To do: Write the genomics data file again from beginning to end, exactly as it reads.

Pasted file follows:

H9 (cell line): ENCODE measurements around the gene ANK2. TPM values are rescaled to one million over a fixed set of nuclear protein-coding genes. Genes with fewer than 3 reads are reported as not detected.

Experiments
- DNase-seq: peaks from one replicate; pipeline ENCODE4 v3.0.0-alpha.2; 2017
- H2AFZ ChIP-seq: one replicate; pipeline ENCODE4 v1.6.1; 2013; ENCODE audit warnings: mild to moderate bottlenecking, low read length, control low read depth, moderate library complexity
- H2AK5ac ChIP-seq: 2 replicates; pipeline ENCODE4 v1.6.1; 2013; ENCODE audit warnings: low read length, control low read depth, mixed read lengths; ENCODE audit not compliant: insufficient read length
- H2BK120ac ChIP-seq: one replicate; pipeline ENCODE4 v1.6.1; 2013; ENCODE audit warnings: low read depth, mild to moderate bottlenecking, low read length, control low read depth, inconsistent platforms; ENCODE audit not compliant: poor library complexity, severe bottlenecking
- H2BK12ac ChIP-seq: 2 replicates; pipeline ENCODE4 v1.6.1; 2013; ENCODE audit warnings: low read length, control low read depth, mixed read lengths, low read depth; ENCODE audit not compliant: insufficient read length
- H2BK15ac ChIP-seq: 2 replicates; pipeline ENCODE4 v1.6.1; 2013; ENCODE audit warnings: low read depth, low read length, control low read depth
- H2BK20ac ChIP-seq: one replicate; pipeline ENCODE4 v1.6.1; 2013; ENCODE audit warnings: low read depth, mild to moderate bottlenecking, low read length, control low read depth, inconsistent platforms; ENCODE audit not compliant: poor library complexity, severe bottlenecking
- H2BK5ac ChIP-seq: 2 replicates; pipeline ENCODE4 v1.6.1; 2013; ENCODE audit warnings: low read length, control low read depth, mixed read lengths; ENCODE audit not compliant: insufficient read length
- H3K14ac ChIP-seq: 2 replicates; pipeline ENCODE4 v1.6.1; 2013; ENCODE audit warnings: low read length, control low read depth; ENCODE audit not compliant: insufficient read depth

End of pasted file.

H9 (cell line): ENCODE measurements around the gene ANK2. TPM values are rescaled to one million over a fixed set of nuclear protein-coding genes. Genes with fewer than 3 reads are reported as not detected.

Experiments
- DNase-seq: peaks from one replicate; pipeline ENCODE4 v3.0.0-alpha.2; 2017
- H2AFZ ChIP-seq: one replicate; pipeline ENCODE4 v1.6.1; 2013; ENCODE audit warnings: mild to moderate bottlenecking, low read length, control low read depth, moderate library complexity
- H2AK5ac ChIP-seq: 2 replicates; pipeline ENCODE4 v1.6.1; 2013; ENCODE audit warnings: low read length, control low read depth, mixed read lengths; ENCODE audit not compliant: insufficient read length
- H2BK120ac ChIP-seq: one replicate; pipeline ENCODE4 v1.6.1; 2013; ENCODE audit warnings: low read depth, mild to moderate bottlenecking, low read length, control low read depth, inconsistent platforms; ENCODE audit not compliant: poor library complexity, severe bottlenecking
- H2BK12ac ChIP-seq: 2 replicates; pipeline ENCODE4 v1.6.1; 2013; ENCODE audit warnings: low read length, control low read depth, mixed read lengths, low read depth; ENCODE audit not compliant: insufficient read length
- H2BK15ac ChIP-seq: 2 replicates; pipeline ENCODE4 v1.6.1; 2013; ENCODE audit warnings: low read depth, low read length, control low read depth
- H2BK20ac ChIP-seq: one replicate; pipeline ENCODE4 v1.6.1; 2013; ENCODE audit warnings: low read depth, mild to moderate bottlenecking, low read length, control low read depth, inconsistent platforms; ENCODE audit not compliant: poor library complexity, severe bottlenecking
- H2BK5ac ChIP-seq: 2 replicates; pipeline ENCODE4 v1.6.1; 2013; ENCODE audit warnings: low read length, control low read depth, mixed read lengths; ENCODE audit not compliant: insufficient read length
- H3K14ac ChIP-seq: 2 replicates; pipeline ENCODE4 v1.6.1; 2013; ENCODE audit warnings: low read length, control low read depth; ENCODE audit not compliant: insufficient read depth